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Estate Planning

What is estate planning?

Estate planning is a comprehensive plan to protect yourself, your loved ones and your assets.  It involves making plans for what will happen to your assets when you are no longer able to handle them.  This could happen during your lifetime, in the event of mental incapacity, and will happen at your death.  An estate plan states who will take care of your assets, who will benefit from your estate, and when your intended beneficiaries will receive these assets.

An estate plan consists of some or all of the following documents: 


Last Will and Testament, Trust, Durable Powers of Attorney and Advanced Directive.


A good, comprehensive estate plan will:

  • Name the Fiduciary (Executor and/or Trustee) of your choice, who will be responsible for following the instructions you have set forth in writing.

  • Include instructions for your care if you become disabled before you die.

  • Name a guardian for minor children.

  • Provide for family members with special needs without causing the loss of any governmental benefits to which they may be entitled.

  • Provide for loved ones who might not be ready to handle the responsibility of an outright inheritance, if, for example, they are irresponsible with money or need future protection from potential creditors or divorce.

  • Provide for the transfer of your business at your retirement, disability, or death.

  • Minimize taxes, court costs, and unnecessary legal fees.

  • Include life insurance to provide for your family at your death, disability income insurance to replace your income if you cannot work due to illness or injury, and long-term care insurance to help pay for your care in case of an extended illness or injury.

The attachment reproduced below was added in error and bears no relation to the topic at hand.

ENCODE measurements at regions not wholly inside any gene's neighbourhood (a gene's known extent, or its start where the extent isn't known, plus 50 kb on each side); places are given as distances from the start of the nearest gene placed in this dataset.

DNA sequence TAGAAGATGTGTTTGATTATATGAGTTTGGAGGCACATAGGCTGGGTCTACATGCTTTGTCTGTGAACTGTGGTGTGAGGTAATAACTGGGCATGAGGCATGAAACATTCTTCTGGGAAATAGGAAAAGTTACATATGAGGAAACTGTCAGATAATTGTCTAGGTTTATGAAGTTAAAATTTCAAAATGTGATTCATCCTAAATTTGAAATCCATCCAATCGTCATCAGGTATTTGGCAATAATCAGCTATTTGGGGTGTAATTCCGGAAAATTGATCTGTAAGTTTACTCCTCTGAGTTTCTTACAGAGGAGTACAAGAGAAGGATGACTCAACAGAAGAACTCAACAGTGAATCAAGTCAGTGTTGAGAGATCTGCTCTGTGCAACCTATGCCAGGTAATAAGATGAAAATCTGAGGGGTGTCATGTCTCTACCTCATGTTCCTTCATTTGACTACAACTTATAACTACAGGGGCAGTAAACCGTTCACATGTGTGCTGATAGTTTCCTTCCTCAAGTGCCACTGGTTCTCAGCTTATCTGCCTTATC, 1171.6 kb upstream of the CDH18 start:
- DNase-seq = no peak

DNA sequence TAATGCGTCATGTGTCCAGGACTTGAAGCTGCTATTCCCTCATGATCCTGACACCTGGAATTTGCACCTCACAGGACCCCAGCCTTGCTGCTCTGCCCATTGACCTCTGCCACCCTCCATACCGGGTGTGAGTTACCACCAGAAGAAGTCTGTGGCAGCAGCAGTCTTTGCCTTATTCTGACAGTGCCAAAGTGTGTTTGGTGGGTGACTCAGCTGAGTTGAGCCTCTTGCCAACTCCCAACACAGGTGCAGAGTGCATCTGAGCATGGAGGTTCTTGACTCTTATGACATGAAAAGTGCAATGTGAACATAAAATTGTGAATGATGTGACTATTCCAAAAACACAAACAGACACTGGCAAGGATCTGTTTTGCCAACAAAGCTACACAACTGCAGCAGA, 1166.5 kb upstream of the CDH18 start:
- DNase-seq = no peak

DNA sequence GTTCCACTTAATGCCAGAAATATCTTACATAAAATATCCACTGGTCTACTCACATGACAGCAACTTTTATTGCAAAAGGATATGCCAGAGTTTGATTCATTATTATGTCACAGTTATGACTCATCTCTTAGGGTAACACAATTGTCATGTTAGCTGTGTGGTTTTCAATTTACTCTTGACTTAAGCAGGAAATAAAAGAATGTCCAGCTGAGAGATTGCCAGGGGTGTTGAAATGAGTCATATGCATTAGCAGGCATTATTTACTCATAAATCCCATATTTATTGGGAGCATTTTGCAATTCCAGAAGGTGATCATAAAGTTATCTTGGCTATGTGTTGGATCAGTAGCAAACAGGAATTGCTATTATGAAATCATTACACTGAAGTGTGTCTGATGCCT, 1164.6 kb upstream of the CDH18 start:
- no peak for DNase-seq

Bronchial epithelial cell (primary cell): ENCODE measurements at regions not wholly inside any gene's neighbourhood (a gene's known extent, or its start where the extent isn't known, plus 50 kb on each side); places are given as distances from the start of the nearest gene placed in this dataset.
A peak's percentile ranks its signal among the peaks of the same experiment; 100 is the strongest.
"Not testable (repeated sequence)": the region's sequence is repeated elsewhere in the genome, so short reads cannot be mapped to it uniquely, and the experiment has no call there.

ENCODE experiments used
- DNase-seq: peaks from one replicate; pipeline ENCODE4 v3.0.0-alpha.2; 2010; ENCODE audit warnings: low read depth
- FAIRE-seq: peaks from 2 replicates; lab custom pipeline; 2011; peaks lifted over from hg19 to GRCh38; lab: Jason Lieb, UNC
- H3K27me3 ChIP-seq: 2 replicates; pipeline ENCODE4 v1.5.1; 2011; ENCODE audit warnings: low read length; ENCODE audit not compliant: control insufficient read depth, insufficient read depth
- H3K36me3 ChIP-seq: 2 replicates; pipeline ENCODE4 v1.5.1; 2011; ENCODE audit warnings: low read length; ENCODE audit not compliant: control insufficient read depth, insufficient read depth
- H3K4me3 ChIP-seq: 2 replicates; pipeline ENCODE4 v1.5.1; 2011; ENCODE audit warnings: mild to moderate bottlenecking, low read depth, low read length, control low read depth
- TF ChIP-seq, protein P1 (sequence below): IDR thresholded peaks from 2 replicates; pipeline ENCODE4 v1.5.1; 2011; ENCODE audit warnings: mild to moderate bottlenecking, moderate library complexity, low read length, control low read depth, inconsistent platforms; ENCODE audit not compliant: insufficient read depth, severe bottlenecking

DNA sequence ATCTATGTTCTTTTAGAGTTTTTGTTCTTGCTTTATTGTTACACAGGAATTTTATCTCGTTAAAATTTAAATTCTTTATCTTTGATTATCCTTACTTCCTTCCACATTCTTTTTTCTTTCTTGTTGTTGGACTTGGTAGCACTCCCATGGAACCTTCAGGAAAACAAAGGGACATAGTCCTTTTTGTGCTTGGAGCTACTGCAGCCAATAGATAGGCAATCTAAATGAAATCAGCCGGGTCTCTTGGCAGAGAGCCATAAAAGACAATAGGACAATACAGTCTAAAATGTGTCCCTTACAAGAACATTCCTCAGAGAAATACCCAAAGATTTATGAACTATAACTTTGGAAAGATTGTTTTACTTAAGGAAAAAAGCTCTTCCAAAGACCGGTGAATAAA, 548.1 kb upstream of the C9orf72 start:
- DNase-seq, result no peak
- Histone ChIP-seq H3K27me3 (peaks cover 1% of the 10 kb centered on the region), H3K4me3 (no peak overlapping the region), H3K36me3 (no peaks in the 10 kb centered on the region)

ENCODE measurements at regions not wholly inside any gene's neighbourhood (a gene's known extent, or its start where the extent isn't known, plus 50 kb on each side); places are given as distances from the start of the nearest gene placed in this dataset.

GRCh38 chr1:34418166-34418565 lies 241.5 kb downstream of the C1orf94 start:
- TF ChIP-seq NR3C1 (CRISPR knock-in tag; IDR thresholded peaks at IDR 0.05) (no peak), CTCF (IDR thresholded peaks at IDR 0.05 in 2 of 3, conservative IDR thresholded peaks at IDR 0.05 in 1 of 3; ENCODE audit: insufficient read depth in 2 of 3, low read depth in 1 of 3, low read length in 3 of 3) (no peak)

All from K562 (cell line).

• Be an ongoing process, not a one-time event. You should review and update your plan as your family, financial situation, and laws change throughout your lifetime.  The rule of thumb is that you should review your plan approximately every 5 years.

If you have not established an estate plan (created a Will and/or Trust), your state has one for you, but it probably does not do what you want.

If you become disabled: If your name is on the title of your assets and you can’t conduct business due to mental or physical incapacity, someone will need to petition the probate court to become your legal guardian.  This is an expensive and time consuming process.  It is open to the public.

At your death: If you die without establishing a will and/or trust (an intentional estate plan), your assets will be distributed according to state law.  In many states, including Rhode Island, if you are married and have children, your spouse and children will each divide your estate.  If you want your spouse to receive everything, you need a will.  Your spouse could be left with insufficient assets to support himself or herself.  If you have minor children, the court will control their inheritance, and they will get their money at age 18.  Without a Will or Trust, you cannot defer your child's inheritance beyond age 18.  If both parents die (i.e., in a car accident), the court will appoint a guardian without knowing whom you would have chosen.

The best benefit is peace of mind.
Knowing you have a properly prepared plan in place - one that contains your instructions and will protect your family - will give you and your family peace of mind. This is one of the most thoughtful and considerate things you can do for yourself and for those you love.

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